E.V.O.: Search For Eden (SNES, 1993)


How do you think the world began and flourished?

I’m not asking about the universe, to be clear, just our particular corner of the void. In varying fields of research, this question has been tackled with varying degrees of seriousness.

Set at first in the depths of an oceanic, pre-historic Earth, E.V.O.: Search For Eden blazes a new, though highly derivative trail, ultimately bringing together one of the stranger cosmologies in gaming. Your character begins but a humble, blue fish, given life in a volcanic ocean bed by the celestial goddess Gaia. A picturesque woman with gleaming blue hair, Gaia is referred to in the introduction as one of the Sun’s children, so the ostensible conclusion is that she represents the Earth’s spirit.

Gaia has a very particular plan for you, fulfilling her own motivations and desires, however opaque from the start — she guides you through five different eras on the planet’s surface, (almost) all before the advent of humanity. At the end of this travail awaits the paradise Eden (as I said, similar to a number of different cosmologies in Japanese entertainment, there’s an odd, derivative Christian foundation at play). Once reached, Eden will serve as the player’s new home, where he or she will live eternally with Gaia.

As it turns out, nor is she shy about bending the natural, survival-of-the-fittest order in service of this goal. If your creature dies, she’ll let you know she’s cheating a bit in bringing you back to life, albeit with your evolution points cut in half. But there you again shall be, however weakened, fresh life breathed into what should have been your corpse. As in life, the eventual most successful in a meritocratic effort may be getting more help than they realize.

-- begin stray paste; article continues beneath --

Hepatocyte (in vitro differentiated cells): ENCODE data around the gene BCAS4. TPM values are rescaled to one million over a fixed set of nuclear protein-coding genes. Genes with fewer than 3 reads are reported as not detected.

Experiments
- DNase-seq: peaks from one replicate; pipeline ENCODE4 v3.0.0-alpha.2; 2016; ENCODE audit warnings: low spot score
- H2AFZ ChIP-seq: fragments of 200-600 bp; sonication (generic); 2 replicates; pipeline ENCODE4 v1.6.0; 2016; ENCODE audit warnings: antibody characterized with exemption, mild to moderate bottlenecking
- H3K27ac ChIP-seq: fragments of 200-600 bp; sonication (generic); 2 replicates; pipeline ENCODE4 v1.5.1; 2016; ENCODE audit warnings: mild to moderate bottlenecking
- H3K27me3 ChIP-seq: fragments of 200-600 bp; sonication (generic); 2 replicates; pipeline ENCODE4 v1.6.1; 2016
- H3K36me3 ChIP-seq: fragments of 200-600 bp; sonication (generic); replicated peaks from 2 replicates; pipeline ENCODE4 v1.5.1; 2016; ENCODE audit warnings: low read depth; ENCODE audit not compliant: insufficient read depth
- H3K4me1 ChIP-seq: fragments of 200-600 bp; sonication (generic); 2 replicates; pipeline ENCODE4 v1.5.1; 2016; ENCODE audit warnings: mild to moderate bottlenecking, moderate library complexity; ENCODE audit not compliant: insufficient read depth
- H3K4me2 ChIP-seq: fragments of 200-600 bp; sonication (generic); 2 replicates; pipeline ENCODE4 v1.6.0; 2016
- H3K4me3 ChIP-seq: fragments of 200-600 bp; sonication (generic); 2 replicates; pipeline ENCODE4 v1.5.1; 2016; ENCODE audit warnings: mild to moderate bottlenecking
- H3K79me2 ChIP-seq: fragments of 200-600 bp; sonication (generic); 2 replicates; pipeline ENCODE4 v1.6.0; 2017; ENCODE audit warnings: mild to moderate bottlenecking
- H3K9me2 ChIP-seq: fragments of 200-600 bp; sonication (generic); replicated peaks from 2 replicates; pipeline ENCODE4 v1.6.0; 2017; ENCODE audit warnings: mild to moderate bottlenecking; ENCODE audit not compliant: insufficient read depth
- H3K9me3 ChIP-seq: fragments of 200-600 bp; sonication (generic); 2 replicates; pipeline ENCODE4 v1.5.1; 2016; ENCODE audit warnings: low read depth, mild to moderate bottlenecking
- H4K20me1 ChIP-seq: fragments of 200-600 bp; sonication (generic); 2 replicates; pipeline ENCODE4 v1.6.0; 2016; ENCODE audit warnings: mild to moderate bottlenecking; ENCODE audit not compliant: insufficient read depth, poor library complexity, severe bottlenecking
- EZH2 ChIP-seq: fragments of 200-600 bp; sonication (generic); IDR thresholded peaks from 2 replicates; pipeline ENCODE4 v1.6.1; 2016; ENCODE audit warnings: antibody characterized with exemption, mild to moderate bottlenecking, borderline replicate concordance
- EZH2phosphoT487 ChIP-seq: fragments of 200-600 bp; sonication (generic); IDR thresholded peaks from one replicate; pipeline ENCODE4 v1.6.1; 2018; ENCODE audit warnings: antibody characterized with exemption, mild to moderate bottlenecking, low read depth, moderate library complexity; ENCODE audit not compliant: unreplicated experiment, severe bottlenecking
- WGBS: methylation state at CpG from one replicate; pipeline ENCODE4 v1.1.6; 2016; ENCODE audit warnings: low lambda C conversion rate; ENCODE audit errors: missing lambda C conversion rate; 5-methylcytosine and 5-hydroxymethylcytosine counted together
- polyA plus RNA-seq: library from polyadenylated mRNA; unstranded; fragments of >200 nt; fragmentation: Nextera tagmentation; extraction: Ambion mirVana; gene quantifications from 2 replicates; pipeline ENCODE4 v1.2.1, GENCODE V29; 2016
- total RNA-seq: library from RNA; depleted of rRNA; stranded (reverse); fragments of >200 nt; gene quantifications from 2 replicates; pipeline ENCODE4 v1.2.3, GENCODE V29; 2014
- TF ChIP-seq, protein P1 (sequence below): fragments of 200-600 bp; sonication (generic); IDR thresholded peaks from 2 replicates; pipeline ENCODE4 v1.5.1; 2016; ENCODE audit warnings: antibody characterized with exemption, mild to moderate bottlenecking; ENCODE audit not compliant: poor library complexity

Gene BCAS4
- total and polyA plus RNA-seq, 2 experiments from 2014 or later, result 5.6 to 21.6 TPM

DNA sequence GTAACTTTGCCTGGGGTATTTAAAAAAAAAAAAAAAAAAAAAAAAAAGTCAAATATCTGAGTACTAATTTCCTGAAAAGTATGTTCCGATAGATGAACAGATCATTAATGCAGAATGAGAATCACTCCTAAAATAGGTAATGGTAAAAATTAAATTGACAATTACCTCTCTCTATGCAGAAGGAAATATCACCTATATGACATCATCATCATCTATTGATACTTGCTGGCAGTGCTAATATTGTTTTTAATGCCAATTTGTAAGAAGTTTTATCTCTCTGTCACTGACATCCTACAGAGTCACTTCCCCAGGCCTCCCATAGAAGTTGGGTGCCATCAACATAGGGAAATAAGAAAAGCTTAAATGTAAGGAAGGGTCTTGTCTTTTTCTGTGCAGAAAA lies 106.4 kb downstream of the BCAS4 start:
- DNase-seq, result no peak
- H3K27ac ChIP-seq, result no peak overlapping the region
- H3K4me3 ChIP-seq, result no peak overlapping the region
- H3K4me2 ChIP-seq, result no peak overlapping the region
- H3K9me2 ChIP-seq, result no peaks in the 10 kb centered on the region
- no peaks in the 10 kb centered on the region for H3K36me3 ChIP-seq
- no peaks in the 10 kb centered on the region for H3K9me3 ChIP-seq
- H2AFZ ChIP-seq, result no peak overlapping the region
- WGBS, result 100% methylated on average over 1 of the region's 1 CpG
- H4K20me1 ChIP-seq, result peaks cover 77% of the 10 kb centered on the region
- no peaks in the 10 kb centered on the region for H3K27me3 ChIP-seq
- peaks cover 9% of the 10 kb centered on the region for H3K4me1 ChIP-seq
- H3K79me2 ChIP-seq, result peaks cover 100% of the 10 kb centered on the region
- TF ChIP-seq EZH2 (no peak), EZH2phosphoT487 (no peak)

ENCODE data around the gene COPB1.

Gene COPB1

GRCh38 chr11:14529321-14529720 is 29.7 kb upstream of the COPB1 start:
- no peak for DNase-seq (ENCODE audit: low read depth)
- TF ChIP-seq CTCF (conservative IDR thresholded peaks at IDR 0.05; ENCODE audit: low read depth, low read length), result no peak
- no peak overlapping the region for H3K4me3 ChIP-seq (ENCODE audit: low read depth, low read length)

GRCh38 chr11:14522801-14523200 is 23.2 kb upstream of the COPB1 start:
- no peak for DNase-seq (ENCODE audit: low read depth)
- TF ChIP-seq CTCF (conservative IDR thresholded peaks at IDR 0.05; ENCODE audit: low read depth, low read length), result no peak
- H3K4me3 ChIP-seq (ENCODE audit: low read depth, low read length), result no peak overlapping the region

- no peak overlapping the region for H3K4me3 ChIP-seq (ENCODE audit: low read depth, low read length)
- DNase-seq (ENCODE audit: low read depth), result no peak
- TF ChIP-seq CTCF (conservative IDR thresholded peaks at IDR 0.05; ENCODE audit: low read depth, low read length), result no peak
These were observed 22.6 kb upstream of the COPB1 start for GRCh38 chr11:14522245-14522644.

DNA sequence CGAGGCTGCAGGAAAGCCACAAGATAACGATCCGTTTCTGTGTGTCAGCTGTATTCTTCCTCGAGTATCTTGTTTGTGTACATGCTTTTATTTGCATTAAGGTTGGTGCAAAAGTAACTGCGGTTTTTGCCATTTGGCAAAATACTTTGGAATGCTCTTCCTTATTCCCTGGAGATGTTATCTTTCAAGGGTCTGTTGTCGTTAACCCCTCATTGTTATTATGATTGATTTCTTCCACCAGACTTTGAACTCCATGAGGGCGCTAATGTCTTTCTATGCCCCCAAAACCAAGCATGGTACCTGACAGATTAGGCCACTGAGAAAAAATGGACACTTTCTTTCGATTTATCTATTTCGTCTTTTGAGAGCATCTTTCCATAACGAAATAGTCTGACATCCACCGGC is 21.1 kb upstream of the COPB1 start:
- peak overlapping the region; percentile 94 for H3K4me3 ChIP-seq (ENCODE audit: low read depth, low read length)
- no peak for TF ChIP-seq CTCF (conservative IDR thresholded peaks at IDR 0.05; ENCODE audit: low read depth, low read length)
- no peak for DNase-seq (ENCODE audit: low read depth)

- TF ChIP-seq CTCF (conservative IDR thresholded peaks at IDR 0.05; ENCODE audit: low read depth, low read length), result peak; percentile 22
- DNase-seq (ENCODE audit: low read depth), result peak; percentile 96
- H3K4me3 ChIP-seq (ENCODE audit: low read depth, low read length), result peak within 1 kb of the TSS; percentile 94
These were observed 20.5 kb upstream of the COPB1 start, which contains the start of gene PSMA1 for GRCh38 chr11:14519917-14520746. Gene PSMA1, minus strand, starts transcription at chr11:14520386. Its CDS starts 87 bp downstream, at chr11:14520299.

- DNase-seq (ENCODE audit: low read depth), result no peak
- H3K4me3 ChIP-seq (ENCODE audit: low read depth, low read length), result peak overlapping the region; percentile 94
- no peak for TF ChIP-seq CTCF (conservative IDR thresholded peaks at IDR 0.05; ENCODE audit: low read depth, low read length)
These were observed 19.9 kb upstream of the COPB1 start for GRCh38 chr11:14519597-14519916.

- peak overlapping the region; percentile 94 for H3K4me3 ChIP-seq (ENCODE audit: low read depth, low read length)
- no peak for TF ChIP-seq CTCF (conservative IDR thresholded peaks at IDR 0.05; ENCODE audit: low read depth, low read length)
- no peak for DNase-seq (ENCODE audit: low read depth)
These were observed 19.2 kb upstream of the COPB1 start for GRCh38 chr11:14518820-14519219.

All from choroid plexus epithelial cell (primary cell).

I mentioned evolution points just now, which bears further explanation. The core mechanic of E.V.O. is the gradual empowerment of your prehistoric life-form, from flimsy fish to any number of fanged, hideous beasts. As you proceed through each area, to which you can return after clearing, you’ll run into a vast array of other creatures, some docile, some lethally dangerous. In the grand spirit of conquest that life as a human during an obesity epidemic may have prepared you for, your job is to eat them. ALL OF THEM.

Well, maybe just short of that. In truth, you can’t eat everyone, because the fauna of the world always reappear. But the stakes are high — the only way to get evolution points is to gobble up all the meat and carcasses in sight, and only by doing so can you upgrade your body. The points you earn can be applied to different, permanent (if you so desire) transformations to your body. So, starting as a fish, you’d begin evolving your scales and fins, to increase speed and defense, for example. And once you’ve defeated the hierarchical leader of a gang of vicious sharks, and thus won the right to evolve into a land animal, the options really open up.

Part of the game’s irresistible hook is the heavy level of customization at your disposal. Beyond simply outfitting yourself to contend with the marauding threats of a lawless world, there are many different ways to be so constructed. In the third era of time, the age of the dinosaur, you can even evolve into a winged reptile (by flinging yourself off a cliff, naturally), able to rapidly fly to any spot on any given screen, a massive advantage offset only by the awkward angle your new neck will have, when fighting and snapping up loose food.

At the start of the ice age, you’re given a further, pivotal option — to remain a reptile, against the torrent of climatic fate, or to evolve into a mammal. I classify this as pivotal because only by picking mammal will you have the chance to fulfill the game’s rarest outcome, turning into a human being. The process of doing so requires a rather arcane series of specific adaptations in the game’s final map, but lo and behold! Humankind is born. Or, better yet, don’t become a mammal. Flaunt your contempt for adaptation to new, hostile climates and continue being a miniature dragon sorta thing. Can you tell what I chose to do?